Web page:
A COMPREHENSIVE LIST OF NATURAL AND SYNTHETIC BLUE GEMS
Written by: Wai Yan
1 May 2019
Click on the individual names to see more details about the gemstone.
By far, the most popular of the blue gemstones is the blue variety of the corundum family more commonly known as blue sapphire. Being 9 on the hardness scale, their durability is only second to Diamond. Synthetic blue sapphires cab be manufactured and are commonly sold at a fraction of the price of a natural. Famous localities of where they are found includes: Burma, Kashmir, Sri Lanka, Madagascar, Australia and USA (Montana).
Aquamarine is another well known blue gemstone. It belongs to the Beryl mineral family with the likes of Emerald, Morganite and Heliodor to name a few. Most aquamarines are of light greenish blue colour out of the ground but heat treatment can turn them into a more attractive light blue colour without a hint of green. Aquamarines are found throughout the world but important sources are Brazil, Nigeria and Pakistan.
As the name suggests, Tanzanite comes from a East Africa country of Tanzania. They are a gem variety of the mineral Zoisite which naturally comes in a brownish to pale grey colour. The well known colour of Tazanites as we see it in jewellery are heat treated. This purplish blue gem is made famous by Tiffany and Company in the late 1960s and it's still a popular alternative to the more expensive blue sapphire.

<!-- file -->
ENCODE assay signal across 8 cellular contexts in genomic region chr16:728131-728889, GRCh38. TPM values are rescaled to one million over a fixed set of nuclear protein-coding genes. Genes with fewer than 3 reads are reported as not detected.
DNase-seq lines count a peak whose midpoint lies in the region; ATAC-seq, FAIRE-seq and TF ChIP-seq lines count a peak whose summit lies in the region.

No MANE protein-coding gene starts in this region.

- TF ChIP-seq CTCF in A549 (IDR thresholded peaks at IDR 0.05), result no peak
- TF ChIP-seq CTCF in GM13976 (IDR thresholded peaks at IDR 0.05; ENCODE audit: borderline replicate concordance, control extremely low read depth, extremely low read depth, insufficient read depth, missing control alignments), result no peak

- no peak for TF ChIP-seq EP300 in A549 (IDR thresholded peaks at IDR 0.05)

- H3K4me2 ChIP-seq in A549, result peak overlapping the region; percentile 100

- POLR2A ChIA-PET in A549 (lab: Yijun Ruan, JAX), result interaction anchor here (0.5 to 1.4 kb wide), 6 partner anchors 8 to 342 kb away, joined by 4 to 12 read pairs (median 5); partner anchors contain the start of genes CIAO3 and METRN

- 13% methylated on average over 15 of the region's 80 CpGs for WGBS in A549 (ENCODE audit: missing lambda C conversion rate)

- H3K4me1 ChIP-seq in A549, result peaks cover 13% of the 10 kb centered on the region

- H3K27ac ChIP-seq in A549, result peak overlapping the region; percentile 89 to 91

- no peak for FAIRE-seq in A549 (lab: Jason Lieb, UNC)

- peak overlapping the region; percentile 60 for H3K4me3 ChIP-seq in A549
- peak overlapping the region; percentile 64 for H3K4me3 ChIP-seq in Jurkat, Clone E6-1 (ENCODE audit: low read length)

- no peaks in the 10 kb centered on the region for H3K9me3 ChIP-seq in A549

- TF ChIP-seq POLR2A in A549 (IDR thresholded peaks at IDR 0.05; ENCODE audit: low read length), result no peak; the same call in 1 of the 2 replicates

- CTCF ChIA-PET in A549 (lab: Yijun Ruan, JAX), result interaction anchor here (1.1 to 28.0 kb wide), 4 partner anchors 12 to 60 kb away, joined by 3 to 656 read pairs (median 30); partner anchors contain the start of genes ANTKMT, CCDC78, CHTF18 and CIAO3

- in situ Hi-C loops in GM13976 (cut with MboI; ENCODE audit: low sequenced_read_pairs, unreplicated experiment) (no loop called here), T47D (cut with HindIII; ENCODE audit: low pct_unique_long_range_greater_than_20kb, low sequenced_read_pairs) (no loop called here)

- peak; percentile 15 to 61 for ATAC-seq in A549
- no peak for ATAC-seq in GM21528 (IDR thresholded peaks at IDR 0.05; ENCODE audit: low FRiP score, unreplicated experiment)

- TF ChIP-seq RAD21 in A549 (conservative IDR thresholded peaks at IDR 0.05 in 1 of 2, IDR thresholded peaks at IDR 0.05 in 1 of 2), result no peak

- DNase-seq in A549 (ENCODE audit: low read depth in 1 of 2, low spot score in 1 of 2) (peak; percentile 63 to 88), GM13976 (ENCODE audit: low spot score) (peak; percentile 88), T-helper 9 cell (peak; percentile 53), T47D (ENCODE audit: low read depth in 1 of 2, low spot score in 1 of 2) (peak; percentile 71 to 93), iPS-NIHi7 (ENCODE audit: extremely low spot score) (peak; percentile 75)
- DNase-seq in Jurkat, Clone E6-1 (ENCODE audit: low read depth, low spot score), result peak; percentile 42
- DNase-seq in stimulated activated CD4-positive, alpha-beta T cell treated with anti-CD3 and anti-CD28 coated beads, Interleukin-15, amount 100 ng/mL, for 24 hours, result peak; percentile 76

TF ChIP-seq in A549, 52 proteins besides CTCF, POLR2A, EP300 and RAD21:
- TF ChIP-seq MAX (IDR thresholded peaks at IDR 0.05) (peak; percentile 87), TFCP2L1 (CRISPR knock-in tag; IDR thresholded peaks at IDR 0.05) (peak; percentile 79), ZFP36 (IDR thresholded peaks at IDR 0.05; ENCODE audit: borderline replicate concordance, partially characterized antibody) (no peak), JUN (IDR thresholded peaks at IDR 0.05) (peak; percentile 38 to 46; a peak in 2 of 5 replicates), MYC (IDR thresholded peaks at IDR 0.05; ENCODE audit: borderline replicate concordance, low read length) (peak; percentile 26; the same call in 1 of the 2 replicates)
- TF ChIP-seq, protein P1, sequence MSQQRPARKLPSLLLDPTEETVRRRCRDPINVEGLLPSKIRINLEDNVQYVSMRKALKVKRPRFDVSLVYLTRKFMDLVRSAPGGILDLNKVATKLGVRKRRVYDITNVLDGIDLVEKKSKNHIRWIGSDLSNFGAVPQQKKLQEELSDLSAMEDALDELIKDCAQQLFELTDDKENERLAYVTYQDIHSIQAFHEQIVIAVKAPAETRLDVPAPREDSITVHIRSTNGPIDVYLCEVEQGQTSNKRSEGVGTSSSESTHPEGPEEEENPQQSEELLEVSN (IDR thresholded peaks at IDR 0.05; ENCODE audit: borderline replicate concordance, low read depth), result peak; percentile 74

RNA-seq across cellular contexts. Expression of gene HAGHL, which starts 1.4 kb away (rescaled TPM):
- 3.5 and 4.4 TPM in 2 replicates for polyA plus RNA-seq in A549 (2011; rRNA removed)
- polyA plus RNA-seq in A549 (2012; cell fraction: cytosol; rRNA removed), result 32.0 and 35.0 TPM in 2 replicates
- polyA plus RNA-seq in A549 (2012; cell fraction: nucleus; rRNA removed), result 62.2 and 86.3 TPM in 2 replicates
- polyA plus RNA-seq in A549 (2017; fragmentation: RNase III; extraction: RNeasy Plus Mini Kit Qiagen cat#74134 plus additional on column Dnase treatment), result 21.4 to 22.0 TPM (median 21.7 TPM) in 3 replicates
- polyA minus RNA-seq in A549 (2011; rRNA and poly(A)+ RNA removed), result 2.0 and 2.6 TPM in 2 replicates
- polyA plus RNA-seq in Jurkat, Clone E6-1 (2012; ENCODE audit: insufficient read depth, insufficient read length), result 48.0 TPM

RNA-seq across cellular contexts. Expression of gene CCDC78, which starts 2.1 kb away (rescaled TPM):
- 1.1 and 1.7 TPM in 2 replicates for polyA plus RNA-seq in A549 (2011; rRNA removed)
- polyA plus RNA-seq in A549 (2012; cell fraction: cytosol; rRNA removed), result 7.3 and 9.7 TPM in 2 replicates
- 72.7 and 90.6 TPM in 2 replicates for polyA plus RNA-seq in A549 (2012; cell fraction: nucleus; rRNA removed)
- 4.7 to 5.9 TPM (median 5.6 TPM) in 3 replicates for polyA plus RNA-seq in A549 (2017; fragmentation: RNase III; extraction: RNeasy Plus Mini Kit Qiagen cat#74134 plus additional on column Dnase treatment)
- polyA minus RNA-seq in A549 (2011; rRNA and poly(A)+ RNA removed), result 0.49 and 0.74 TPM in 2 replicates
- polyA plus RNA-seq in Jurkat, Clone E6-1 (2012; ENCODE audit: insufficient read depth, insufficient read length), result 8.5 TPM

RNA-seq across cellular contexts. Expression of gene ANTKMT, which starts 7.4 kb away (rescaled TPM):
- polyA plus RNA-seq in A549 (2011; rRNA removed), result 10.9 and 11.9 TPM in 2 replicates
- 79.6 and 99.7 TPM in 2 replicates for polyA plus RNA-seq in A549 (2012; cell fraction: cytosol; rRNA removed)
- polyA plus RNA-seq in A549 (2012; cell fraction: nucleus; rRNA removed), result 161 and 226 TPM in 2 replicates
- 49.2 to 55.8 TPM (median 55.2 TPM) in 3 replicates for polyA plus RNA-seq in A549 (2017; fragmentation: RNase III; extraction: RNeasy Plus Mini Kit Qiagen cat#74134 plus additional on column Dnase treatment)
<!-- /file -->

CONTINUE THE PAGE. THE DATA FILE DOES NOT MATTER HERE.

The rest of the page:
Natural Blue Diamonds are extremely rare, even amongst other coloured diamonds. The colour is caused by trace impurities of Cobalt in the crystal structure of the diamond. They have been found in South Africa and Western Australia. Some types of colourless diamonds can also be treated (HTHP) to turn into a fancy blue colour.
London Blue and Swiss Blue are a few of the trade-names given to Blue Topazes. The blue colour does not come naturally, all Blue Topaz has been heated and irradiated to achieve its blue colour. Topaz is commonly found throughout the world.
Cornflower Blue Sapphire like colours can also be found in Spinels called Cobalt Spinels which are very rare and highly valued. Pure Cobalt spinels are only found in Vietnam. Sri Lanka also produces greenish blue spinels.
Toumaline is popular gemstone that also comes in wide range of colours including blue known as Indicolite. They come in shades of greenish blue to blue.
A brightly coloured neon blue version of a blue tourmaline. The name derives from the name of the region in Brazil that this type of copper bearing tourmaline were first found in. New Paraiba tourmaline deposits have now been discovered in Africa and Afghanistan.
Flourite can blue in light blue colours like that of a aquamarine too but its hardness being 4 makes it not ideal for use in jewellery. They can be used as imitants for other valuable blue gemstones.
A popular alternative for the Paraiba Tourmaline because Blue Apatite comes in similar colours but at a low cost. And for good reason, it's not a durable gemstone. With a hardness of 5, they are not ideal to be used in jewellery.
Often an imitation for the more valuable blue sapphire, gem quality Kyanite can come in a various shades of blue like that of blue sapphires. With a hardness of less than 7 and its brittle nature, Kyanite is not ideal for everyday jewellery.
Zircons can be heat treated to produce a bright sky blue coloured gemstone. They are highly desirable for their dispersion property which gives off diamond like 'fire'. Most of the Blue Zircons today comes from Cambodia.
A purplish blue variety of the mineral Cordierite that has similar appearance to Tanzanite. Iolites are strongly pleochroic and often used as an alternative for the more expensive blue sapphire.